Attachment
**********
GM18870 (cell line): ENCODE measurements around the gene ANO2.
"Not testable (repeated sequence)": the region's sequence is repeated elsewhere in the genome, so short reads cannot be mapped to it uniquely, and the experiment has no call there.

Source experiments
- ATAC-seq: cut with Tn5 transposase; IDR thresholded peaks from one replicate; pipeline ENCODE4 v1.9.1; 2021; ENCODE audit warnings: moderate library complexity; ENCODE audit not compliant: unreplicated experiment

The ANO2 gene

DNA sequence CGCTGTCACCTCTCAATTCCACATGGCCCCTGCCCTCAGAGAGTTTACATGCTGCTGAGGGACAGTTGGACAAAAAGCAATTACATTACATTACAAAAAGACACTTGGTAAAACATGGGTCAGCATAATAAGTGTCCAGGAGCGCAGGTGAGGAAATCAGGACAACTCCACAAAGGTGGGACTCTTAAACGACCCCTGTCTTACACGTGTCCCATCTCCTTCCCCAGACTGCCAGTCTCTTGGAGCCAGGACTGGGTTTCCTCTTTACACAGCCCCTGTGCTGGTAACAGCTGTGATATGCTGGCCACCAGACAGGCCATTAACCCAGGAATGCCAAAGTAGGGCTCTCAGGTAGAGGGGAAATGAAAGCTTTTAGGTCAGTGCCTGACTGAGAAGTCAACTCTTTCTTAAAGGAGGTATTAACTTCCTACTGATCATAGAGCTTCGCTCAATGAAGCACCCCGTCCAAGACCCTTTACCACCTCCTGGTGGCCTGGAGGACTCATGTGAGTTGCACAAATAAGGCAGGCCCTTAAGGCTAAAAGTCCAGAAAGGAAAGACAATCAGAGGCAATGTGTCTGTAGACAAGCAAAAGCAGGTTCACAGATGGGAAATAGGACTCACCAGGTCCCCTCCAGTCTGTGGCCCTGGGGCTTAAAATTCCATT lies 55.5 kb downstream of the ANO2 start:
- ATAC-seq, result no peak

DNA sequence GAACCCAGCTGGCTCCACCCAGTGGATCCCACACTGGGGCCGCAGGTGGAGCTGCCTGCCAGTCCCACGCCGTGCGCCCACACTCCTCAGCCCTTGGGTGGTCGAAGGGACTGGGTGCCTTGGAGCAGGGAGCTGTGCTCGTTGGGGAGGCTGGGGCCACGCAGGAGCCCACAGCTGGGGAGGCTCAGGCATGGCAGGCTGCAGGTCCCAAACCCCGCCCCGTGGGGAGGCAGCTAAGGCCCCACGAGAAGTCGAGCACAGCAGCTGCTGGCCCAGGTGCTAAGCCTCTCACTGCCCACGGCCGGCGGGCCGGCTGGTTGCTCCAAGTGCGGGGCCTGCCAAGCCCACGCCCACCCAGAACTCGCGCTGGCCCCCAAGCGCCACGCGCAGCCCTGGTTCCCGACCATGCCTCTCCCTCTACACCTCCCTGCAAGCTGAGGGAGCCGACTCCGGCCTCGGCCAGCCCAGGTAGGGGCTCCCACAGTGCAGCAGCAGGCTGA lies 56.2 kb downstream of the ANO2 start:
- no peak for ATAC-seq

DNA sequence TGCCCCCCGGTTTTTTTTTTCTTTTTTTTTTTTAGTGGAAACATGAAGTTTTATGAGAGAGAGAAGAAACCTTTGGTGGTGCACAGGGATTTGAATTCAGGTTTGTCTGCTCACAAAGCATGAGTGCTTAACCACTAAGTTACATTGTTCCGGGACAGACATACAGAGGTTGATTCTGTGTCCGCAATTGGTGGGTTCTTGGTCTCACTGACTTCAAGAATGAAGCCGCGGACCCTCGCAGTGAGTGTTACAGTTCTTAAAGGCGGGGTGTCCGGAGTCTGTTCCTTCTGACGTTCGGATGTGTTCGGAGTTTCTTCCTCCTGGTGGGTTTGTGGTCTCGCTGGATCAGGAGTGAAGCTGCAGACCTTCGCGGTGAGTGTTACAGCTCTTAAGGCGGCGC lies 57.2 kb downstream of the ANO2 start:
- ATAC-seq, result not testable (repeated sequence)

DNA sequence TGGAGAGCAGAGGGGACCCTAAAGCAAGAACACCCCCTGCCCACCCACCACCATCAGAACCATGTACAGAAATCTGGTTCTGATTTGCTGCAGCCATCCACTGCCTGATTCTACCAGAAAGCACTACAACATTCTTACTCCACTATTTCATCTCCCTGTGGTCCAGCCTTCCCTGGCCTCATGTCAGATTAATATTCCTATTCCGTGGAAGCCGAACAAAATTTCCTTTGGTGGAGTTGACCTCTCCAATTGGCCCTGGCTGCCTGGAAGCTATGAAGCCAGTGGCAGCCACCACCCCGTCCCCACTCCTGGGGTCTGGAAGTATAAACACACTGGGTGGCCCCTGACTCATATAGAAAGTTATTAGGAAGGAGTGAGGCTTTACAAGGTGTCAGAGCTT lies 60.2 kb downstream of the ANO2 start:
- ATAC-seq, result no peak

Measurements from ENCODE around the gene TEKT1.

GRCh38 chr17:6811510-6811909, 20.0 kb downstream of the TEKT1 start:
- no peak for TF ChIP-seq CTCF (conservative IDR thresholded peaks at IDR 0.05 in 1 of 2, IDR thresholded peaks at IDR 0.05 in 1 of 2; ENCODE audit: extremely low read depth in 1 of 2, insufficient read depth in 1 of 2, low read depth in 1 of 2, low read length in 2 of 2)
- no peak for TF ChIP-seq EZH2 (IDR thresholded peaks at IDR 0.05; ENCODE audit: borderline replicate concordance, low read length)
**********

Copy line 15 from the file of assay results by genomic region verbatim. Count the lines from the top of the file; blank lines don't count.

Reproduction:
GRCh38 chr17:6811510-6811909, 20.0 kb downstream of the TEKT1 start: